we can understand how diversified Wal-Mart is and the volume of cargo it needs to handle for each of its business’s. A Case Study Fall 2005 Introduction Technology is inevitable in every sphere of life today. Roy Want. using an electromagnetic challenge/response exchange. RFID uses a serialized numbering scheme such as EPC (Electronic Product Code). transient effects etc. The challenging part of implementing RFID is that tagged items should not be missed by the reader due to interference. Fig 1: RFID Devices [Source: The Magic of RFID. RFID is low cost Radio Frequency Identification system which requires minimum human intervention to carry out tasks ranging from billing to materials tracking and supply chain management. where many expenses could be saved was in inventory management and logistics. October 2004 ] Why RFID over Bar-Code? The ability to read without line-of-sight is the best advantage of RFID over bar-code systems. Serial number Page 4 of 23 . It is a small wireless device which can store good amount of data and can virtually be tagged to anything. This enables automation. This gives a picture as to how technology plays a vital role in today’s’ businesses. multipath fading. it had started with computerization of individual stores with small billing machines and had then led to centralized billing for record keeping. place. Powerful computers networked with high performance clusters maintain and store this data.Wal-Mart RFID. But due to the limitations of barcodes. technology has been upgraded in billing systems and for storage purposes. INTEL RESEARCH. Missed reads are an unfortunate reality with RFID systems. The technology has grown by leaps and bounds and has become increasingly challenging to maintain large databases of information and maintain records. A new area where technology could be applied to. Wal-Mart being so huge. a new emerging technology called RFID has been identified to meet the demands. Traditionally. RFID readers can sense items even when the tagged items are hidden behind other tagged items. or person to be automatically identified at a distance without a direct line-ofsight. it has always made things easier. Wal-Mart works on the same strategy. from the above description. Each tag has a unique serial number. Traditionally. RFID is an electronic tagging technology as shown in figure 1 that allows an object. needed to keep track of men and material sent across different countries and had to maintain hundreds of warehouses across the world. Bar-codes have been initially identified as a suitable technology to meet the purpose.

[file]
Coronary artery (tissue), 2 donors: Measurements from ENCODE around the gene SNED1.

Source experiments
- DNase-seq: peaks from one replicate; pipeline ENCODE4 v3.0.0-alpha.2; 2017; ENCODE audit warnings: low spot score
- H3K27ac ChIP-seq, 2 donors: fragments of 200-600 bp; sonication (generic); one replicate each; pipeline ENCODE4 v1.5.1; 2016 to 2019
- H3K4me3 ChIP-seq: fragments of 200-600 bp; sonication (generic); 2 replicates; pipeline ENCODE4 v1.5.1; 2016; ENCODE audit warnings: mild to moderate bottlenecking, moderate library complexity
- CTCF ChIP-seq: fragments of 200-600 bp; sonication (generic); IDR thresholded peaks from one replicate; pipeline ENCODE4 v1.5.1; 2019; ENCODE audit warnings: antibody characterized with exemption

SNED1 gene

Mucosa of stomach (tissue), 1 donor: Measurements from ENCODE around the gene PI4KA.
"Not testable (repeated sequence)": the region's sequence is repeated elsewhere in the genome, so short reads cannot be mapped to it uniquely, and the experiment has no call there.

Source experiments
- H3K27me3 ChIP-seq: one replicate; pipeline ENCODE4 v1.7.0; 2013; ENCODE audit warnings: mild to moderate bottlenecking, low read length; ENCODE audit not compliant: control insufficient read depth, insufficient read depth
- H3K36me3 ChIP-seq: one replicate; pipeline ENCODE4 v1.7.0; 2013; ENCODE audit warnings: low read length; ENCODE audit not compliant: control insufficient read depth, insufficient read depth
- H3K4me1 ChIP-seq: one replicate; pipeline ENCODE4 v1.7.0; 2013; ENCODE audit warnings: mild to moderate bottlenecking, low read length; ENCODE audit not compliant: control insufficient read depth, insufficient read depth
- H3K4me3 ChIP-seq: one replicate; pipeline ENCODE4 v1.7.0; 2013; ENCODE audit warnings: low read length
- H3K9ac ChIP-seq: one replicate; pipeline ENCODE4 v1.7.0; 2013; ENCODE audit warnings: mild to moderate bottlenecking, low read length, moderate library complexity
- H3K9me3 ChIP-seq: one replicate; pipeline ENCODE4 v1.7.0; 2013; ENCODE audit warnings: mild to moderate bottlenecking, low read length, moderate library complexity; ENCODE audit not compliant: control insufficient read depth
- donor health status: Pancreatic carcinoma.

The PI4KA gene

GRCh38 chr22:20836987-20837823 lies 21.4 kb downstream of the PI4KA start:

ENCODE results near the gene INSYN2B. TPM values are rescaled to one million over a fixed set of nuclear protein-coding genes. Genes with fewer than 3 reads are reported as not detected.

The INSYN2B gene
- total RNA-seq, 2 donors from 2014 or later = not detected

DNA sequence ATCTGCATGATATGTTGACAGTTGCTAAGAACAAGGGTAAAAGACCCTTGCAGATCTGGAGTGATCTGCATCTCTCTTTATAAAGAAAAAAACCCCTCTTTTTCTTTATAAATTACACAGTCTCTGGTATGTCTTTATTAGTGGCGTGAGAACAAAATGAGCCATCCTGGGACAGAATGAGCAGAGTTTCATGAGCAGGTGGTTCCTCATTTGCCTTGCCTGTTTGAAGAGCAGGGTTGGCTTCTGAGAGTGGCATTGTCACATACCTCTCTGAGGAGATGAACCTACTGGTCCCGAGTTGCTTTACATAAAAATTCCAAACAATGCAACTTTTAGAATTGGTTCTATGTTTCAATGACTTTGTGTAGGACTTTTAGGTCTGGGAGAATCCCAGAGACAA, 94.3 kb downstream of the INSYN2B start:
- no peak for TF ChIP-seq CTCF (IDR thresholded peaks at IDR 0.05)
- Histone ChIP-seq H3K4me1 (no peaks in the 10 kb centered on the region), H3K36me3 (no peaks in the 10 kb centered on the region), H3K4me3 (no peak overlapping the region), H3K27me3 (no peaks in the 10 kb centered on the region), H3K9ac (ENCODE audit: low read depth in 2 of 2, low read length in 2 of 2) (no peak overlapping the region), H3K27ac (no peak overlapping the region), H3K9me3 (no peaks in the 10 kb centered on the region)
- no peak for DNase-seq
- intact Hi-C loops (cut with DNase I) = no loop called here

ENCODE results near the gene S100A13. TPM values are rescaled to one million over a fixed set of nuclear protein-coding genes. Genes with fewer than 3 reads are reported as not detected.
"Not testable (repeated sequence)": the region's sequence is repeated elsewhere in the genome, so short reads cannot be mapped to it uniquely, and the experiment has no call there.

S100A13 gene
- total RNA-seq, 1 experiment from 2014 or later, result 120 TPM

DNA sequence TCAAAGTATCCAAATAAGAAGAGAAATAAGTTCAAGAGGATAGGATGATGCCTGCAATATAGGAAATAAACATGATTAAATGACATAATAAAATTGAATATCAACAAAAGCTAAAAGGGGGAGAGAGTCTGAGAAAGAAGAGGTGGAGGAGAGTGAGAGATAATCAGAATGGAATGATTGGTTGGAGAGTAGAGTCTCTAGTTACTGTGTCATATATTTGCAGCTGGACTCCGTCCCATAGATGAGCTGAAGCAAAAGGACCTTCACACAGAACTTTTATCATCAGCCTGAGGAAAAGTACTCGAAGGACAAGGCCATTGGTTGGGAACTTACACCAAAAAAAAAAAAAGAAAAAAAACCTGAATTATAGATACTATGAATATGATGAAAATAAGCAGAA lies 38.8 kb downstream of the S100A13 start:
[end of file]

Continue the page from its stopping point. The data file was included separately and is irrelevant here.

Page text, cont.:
For example if number of items reached at the retailer’s outlet is less than that was departed from supplier’s location. it can be easily tracked for.56 megahertz. This is important because if the reader cannot read certain tags due to interference of certain objects. For example. Hence items can be reached the right place at the right time. Scientific and medical) bands at 13. The problem in synchronizing RFID systems to software system can be best described as the problem in synchronizing a speaker to a hi-fi amplifier. RFID Infrastructure Many software systems used in enterprise systems today are not designed to handle serial numbers as required by the RFID systems. Japan has very different bandwidth standard than U. RFID systems have stronger sensor networking system or monitoring system than bar code systems. Because implementing RFID is an extensive ubiquitous task. This can be achieved by setting some time threshold levels. Security intrusion is also an issue in RFID deployment because RFID readers operate automatically unlike bar code scanners which are operated by humans. Page 5 of 23 . 915 megahertz and 2. Serial numbers have many advantages such as food freshness/expiration. Data management layer provides some functionality of filtering of data due to intermittent appearances and disappearances. If the hi-fi amplifier is not synchronized to speaker there will be distortion in sound signal. In all these ways. RFID readers operate in ISM (Industrial. Device management is one of the most challenging part of RFID implementation.45 megahertz. A solution to this problem is to introduce a layer between RFID readers and the application software commonly known as RFID middleware. It has two levels of functionality: a lower level device and data management and a higher level interpretation level. RFID readers interact with other devices such as motion sensors. This mechanism would reduce false reads. This can tell how for how long an item has been in the supply chain where as such information is not captured in bar code system. Furthermore RFID implementation monitors theft too.A. the software should not conclude that the tagged item is being sold or stolen. there is a complication of different bandwidth standards around the world.Wal-Mart RFID. A Case Study Fall 2005 information is extremely powerful in understanding and controlling the supply chain and provides much more detailed behavior of the supply chain than can nonserialized bar codes such as UPC (Universal Product Codes) and EAN (European Article Numbering).S. Like wise there will be mismatch in capabilities and requirements if RFID system is not synchronized with enterprise software properly. programmable logic arrays and human interfaces. For example you could tell the software to record tags as missing only after they have not been seen for a certain number of seconds.